Also, two of our translators are folks who are in commercial pre-press. They have been really helpful to other printers and our users on the mailing list.

Scribus currently recommends Acrobat as a PDF viewer. Have you looked at the impressive kpdf in KDE 3.4?

(PL) Yes. It is very impressive to see the improvements. Thanks to Kurt Pfeifle, well known for his work with NX and KDE printing, I was testing the CVS HEAD version of kpdf before the 3.4 alpha was released. I recently added it to my Toolbox section of the docs. Still, we have to recommend Acrobat Reader to be specific, as it is still the most reliable viewer for Scribus users. Adobe Reader 7 should emerge sometime soon from its' public beta. If it is comparable to the released Windows or Mac versions, this will be a major gain for Linux desktop users.

The DTP Toolbox section of the Scribus docs outlines my preferred recommendations (and reasons why) for certain graphics apps. The main idea was to highlight those which are especially helpful alongside Scribus.

(CB) We do get a few people in IRC getting viewing "issues" with some PDFs from Scribus, but until the free PDF viewers can catch up to some of the features in Acrobat Reader we just cannot recommend much else. Some people simply refuse to install the "non-free" Acrobat Reader as a matter of principal. It seems, especially with KPDF in KDE 3.4, we might be approaching this time where we can really suggest an alternative to Acrobat Reader. The devs of KPDF and others shouldn't stand still though :), we have PDF 1.5 and 1.6 on the target. In fact, we could have had PDF 1.5 support ages ago, although we did not implement it as no viewer on Linux could view it at all.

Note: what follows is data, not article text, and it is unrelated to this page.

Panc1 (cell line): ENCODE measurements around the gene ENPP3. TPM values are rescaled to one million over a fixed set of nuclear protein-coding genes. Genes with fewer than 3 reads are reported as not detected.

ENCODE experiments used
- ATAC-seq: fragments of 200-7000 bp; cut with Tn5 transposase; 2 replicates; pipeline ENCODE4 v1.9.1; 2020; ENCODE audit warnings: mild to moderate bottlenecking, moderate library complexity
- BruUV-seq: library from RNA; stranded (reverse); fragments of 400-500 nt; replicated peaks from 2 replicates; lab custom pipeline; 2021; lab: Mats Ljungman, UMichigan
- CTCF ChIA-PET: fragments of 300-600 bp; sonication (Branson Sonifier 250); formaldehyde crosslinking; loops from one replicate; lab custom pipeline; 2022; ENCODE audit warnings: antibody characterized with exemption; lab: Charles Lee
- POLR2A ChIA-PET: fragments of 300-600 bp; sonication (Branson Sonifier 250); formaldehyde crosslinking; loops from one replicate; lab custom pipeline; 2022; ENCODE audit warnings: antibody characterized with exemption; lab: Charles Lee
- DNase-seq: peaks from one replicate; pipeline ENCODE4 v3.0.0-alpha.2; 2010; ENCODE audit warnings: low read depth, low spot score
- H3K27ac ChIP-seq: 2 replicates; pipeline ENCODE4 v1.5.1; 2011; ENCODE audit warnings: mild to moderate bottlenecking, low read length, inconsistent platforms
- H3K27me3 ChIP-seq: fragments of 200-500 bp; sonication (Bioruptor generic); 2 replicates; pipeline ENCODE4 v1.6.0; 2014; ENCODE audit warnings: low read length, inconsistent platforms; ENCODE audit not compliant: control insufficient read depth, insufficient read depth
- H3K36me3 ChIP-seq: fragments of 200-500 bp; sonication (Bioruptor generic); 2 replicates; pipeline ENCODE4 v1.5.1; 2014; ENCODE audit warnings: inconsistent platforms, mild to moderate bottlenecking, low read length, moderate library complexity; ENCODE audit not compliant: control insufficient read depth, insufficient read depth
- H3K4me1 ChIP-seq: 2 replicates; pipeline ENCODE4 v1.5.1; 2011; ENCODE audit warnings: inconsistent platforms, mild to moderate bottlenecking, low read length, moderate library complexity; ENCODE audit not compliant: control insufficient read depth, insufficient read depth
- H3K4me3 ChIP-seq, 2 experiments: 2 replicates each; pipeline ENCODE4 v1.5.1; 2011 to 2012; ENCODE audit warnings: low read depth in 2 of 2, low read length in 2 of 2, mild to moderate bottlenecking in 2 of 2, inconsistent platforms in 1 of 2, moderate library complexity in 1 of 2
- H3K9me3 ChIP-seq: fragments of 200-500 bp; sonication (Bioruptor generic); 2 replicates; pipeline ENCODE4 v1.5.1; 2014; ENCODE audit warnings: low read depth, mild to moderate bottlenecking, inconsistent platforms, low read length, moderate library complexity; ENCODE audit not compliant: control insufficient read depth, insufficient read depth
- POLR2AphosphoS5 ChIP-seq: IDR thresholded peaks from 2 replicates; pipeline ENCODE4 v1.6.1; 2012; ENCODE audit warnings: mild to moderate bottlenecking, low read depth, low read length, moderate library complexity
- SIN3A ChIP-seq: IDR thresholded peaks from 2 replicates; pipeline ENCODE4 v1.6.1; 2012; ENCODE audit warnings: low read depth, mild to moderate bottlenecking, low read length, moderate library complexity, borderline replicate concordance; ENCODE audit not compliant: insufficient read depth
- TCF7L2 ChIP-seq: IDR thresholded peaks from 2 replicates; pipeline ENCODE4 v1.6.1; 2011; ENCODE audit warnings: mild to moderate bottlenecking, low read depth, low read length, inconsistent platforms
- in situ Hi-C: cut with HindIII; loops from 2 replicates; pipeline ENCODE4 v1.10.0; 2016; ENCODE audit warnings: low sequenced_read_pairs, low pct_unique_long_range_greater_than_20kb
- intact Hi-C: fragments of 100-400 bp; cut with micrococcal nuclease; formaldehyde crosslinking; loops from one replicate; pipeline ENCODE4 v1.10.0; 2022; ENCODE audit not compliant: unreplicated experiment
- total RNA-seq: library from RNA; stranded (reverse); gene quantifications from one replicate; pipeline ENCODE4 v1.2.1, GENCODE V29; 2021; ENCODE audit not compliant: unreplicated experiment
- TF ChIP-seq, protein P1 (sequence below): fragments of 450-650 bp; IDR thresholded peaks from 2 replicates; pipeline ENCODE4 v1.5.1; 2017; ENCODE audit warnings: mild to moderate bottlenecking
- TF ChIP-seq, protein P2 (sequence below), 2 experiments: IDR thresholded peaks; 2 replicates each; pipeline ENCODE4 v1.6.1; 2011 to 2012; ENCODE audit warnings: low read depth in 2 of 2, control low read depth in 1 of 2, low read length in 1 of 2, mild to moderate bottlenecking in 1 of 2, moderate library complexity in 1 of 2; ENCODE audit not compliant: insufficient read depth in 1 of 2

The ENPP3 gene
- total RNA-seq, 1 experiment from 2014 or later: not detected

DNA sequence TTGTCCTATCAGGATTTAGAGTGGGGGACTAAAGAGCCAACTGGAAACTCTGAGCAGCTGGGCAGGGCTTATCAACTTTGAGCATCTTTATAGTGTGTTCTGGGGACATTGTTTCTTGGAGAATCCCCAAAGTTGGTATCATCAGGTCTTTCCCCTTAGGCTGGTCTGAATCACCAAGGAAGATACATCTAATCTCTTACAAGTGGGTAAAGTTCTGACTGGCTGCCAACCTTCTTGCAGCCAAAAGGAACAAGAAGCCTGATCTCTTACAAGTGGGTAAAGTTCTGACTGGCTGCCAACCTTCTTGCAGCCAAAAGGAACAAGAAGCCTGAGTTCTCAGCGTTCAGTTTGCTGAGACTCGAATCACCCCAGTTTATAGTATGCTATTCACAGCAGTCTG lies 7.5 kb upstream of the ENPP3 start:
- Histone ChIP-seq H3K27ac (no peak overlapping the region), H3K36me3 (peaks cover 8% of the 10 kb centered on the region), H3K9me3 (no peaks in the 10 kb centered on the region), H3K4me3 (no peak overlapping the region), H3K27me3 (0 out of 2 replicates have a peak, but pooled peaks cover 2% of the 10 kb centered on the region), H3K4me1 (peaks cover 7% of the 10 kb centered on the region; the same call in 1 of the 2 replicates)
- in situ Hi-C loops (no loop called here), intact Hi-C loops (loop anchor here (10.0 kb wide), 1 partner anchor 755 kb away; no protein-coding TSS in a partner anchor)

What is the status of Scribus on Windows and what have been the problems with porting Scribus to Windows?

(CB) The KDE-Cygwin Team has come up with a set of patches to enable Scribus 1.2 to compile and run under Cygwin. We really appreciate their interest and it is indicative of their project's progress that a full featured application can run with the KDE-Cygwin project. They have solved many of the porting issues and improved performance dramatically. As for a pure Windows port, the greatest constraint is developer time and the fact that we are fully involved in working on the next 1.3.x devel series.

We do not want anything to distract from taking Scribus to the next level in features, usability, stability and performance. We will announce the 1.3 Roadmap leading to Scribus 1.4. We are still discussing this amongst ourselves and, as always, carefully considering the valuable input we get from all sides.

What is your view of the future of DTP on Linux and Unix?